menu close menu

VBAC (Vaginal Birth After Cesarean Section)

 

 

“The more pregnancy is lived like an illness the more it becomes in itself a cause of illness.” - Dr. Michel Odent, Birth Reborn

A cesarean section, or c-section, will deliver a baby that might not otherwise have survived or might have survived with severely compromised health. However, using this procedure as a routine method for birthing babies is neither safe nor recommended.


According to the World Health Organization (WHO) cesarean rates above 10% - 15% represent a danger to women and babies because of risks of life threatening complications (reactions to anesthesia, infection, hemorrhage, breathing difficulties for newborns, etc.).

Women who have had cesarean sections seem to be at increased risk for ectopic pregnancy (a fertilized egg has implanted outside the uterus, usually in the fallopian tubes), placenta abruptio (the placenta separates from the uterine wall causing hemorrhaging) and placenta previa (a very low-lying placenta that puts the mother at risk for severe bleeding during labor and usually requires a cesarean section in future pregnancies).

You are more likely to have a safe and normal birth and avoid having cesarean section if you take the time to ask the right questions and become informed about your birth choices and patient rights.

Before labor, make certain that your caregiver, doctor, midwife or doula is enthusiastic about VBAC. Strong support is the number one aid to a better outcome for a normal vaginal birth. If you are delivering in a hospital, make sure they support VBAC. If your baby is breech, make sure you are offered the option to turn the baby (options include breech tilt, acupuncture, chiropractic care, external cephalic version).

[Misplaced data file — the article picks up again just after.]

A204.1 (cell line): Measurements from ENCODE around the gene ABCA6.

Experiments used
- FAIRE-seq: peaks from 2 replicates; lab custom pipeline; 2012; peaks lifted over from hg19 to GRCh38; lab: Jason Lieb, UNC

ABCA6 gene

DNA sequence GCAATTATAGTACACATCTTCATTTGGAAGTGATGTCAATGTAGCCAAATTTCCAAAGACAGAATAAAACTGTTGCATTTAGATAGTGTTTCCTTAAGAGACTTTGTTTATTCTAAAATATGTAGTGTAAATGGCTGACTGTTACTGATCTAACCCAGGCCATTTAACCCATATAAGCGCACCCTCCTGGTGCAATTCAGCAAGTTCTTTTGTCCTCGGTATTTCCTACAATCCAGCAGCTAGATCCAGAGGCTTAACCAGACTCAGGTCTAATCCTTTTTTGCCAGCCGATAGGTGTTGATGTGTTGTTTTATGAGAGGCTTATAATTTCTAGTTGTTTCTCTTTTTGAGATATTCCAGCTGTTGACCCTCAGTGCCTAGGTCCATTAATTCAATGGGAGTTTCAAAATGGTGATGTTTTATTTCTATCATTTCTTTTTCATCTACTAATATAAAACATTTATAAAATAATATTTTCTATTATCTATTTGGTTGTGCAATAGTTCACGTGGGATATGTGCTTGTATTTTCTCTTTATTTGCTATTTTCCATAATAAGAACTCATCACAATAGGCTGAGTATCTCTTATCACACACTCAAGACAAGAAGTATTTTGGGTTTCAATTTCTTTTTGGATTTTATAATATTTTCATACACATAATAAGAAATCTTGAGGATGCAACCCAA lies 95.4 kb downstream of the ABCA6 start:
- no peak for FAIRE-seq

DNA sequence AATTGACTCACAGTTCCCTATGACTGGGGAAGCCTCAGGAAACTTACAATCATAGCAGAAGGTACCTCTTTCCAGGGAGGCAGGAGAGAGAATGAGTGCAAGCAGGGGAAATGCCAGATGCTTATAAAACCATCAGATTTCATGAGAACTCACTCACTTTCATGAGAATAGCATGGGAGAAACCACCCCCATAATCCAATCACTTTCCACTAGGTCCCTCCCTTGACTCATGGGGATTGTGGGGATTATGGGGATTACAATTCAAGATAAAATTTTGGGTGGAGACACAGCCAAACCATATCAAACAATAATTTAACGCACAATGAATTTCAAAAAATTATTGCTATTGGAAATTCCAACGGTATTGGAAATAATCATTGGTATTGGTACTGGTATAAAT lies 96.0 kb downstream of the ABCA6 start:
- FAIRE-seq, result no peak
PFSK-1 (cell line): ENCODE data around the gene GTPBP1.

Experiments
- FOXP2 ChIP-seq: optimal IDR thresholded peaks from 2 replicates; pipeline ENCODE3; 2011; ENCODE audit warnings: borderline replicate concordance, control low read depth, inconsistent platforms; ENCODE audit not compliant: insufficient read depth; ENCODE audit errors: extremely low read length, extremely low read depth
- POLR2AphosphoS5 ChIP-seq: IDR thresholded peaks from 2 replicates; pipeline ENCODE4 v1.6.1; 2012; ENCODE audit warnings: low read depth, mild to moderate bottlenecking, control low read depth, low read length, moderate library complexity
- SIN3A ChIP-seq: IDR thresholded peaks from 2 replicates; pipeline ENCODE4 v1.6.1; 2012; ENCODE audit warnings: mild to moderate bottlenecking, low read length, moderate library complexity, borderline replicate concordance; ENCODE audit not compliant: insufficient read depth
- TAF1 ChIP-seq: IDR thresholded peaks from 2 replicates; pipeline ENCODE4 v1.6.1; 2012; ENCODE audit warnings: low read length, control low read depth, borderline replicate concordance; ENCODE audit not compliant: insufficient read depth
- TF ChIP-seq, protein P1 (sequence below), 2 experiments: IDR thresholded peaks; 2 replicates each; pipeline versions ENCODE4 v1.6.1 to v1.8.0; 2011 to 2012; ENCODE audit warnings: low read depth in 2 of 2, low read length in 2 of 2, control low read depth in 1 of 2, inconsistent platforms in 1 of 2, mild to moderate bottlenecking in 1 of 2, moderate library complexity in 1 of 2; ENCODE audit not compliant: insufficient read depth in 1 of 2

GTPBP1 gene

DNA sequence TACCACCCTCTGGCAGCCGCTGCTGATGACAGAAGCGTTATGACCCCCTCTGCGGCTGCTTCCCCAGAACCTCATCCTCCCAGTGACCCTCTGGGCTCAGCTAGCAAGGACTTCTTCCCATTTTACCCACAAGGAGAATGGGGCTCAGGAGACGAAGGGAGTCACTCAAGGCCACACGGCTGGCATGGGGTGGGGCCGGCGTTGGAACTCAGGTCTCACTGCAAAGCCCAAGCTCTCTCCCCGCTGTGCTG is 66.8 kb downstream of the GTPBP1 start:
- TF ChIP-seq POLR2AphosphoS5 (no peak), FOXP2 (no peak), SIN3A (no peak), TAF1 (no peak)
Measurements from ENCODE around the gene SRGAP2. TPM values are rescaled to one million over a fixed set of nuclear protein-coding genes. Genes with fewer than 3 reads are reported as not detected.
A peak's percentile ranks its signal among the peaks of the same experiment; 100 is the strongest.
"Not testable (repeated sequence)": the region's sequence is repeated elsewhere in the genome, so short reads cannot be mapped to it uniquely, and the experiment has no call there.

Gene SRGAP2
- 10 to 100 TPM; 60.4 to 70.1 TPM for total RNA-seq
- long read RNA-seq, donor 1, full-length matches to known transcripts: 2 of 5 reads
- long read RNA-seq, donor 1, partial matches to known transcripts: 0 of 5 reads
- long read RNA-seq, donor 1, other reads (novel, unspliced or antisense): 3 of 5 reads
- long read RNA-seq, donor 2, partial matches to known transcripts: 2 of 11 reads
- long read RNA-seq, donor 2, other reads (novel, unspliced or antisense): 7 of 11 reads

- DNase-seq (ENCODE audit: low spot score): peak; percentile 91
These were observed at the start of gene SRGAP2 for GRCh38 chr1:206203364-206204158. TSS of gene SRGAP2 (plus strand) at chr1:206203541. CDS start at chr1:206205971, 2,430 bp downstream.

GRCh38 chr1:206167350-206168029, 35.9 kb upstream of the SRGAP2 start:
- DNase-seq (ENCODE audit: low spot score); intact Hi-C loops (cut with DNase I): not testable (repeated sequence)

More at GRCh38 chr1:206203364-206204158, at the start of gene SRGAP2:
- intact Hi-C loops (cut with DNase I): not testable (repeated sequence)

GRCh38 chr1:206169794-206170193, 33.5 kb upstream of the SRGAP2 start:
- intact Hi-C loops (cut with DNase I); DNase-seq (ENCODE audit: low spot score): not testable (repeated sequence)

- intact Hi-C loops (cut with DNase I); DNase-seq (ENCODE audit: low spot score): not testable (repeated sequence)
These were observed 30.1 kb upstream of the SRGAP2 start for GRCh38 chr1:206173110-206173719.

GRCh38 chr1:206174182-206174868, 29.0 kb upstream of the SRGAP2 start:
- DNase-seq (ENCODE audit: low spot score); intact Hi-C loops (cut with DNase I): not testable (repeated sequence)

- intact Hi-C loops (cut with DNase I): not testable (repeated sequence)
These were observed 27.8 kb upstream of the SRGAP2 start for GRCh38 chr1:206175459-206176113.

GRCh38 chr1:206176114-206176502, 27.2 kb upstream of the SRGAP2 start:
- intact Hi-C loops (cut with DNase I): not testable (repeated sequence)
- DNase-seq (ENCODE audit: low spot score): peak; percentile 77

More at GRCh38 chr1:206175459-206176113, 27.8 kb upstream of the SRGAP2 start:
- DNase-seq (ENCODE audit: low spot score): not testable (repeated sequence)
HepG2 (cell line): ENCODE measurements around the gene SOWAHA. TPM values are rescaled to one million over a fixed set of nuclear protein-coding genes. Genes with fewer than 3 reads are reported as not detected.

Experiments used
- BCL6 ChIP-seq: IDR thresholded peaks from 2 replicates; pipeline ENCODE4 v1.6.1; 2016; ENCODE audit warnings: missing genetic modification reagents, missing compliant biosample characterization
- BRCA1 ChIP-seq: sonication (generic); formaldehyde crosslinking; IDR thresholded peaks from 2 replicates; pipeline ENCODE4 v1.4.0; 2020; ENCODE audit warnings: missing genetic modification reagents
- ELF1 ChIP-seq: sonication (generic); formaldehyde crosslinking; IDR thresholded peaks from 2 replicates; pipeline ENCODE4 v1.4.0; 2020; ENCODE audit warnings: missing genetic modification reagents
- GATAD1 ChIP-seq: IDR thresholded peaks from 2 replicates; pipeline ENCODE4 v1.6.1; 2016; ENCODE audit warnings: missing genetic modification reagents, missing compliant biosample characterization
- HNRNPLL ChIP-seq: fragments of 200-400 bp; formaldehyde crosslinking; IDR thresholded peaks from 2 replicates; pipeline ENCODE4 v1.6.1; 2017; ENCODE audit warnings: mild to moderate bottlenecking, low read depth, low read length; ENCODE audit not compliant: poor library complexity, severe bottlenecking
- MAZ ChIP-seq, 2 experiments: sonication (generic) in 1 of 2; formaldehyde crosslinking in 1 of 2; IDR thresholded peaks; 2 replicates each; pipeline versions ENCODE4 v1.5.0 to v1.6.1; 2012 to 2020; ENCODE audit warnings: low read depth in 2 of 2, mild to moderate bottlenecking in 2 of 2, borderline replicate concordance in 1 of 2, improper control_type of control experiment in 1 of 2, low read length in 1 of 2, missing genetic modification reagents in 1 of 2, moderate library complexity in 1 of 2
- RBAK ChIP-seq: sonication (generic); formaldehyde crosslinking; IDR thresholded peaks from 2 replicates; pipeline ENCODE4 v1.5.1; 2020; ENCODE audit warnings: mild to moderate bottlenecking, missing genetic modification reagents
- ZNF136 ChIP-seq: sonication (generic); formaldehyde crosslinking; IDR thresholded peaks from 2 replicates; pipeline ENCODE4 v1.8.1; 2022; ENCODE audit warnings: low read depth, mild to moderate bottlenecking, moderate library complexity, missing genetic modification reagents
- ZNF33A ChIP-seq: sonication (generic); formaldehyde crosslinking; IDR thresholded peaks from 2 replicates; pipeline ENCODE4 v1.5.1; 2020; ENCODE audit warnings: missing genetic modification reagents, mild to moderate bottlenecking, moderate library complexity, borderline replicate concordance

During labor, if you are in a hospital, make sure you ask your doctor the following questions:

  • • Are these medical interventions medically necessary at this time?

  • • Is this an emergency, or do we have time to talk?

  • • What are the benefits of performing the cesarean surgery now?

  • • What are the risks to me and my baby if performing cesarean surgery?

  • • What are my other options?

  • • What would happen if we waited an hour or two before making that decision?

  • • Would I be putting myself or my baby at risk if I decide not to have this surgery?

 

La Shel and Jamin have cared for many VBAC women in hospital, birth center and home birth settings. They believe that birth, even if you've had a previous cesarean section, isn't a medical emergency but simply a natural process. During labor, they'll recommend good nutrition, hydration and a variety of positions to help the baby find the perfect position to slowly come down. They also believe that women who have had a previous c-section will increase their chances of a normal vaginal birth if they have a natural, drug- free labor. This has been proven repeatedly in many different studies.